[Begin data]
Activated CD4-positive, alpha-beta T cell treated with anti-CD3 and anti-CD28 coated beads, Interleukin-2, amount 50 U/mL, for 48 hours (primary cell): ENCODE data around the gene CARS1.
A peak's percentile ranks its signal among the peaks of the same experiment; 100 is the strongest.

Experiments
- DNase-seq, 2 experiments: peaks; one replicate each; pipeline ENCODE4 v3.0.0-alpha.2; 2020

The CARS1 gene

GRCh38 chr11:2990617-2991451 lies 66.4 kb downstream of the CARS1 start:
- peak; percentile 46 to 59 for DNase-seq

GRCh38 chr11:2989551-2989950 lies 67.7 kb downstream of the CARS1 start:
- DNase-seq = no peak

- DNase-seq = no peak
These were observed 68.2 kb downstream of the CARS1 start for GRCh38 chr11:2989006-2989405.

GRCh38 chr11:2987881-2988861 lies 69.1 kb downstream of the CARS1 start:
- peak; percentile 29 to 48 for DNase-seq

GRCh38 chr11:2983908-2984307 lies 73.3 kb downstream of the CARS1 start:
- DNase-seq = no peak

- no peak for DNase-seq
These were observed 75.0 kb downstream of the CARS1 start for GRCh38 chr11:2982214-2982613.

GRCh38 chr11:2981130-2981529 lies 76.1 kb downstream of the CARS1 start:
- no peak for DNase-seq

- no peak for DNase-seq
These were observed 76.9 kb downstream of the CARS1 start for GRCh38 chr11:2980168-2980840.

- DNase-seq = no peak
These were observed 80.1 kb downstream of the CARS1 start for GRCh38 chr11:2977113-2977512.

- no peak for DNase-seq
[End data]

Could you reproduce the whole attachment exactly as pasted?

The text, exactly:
Activated CD4-positive, alpha-beta T cell treated with anti-CD3 and anti-CD28 coated beads, Interleukin-2, amount 50 U/mL, for 48 hours (primary cell): ENCODE data around the gene CARS1.
A peak's percentile ranks its signal among the peaks of the same experiment; 100 is the strongest.

Experiments
- DNase-seq, 2 experiments: peaks; one replicate each; pipeline ENCODE4 v3.0.0-alpha.2; 2020

The CARS1 gene

GRCh38 chr11:2990617-2991451 lies 66.4 kb downstream of the CARS1 start:
- peak; percentile 46 to 59 for DNase-seq

GRCh38 chr11:2989551-2989950 lies 67.7 kb downstream of the CARS1 start:
- DNase-seq = no peak

- DNase-seq = no peak
These were observed 68.2 kb downstream of the CARS1 start for GRCh38 chr11:2989006-2989405.

GRCh38 chr11:2987881-2988861 lies 69.1 kb downstream of the CARS1 start:
- peak; percentile 29 to 48 for DNase-seq

GRCh38 chr11:2983908-2984307 lies 73.3 kb downstream of the CARS1 start:
- DNase-seq = no peak

- no peak for DNase-seq
These were observed 75.0 kb downstream of the CARS1 start for GRCh38 chr11:2982214-2982613.

GRCh38 chr11:2981130-2981529 lies 76.1 kb downstream of the CARS1 start:
- no peak for DNase-seq

- no peak for DNase-seq
These were observed 76.9 kb downstream of the CARS1 start for GRCh38 chr11:2980168-2980840.

- DNase-seq = no peak
These were observed 80.1 kb downstream of the CARS1 start for GRCh38 chr11:2977113-2977512.

- no peak for DNase-seq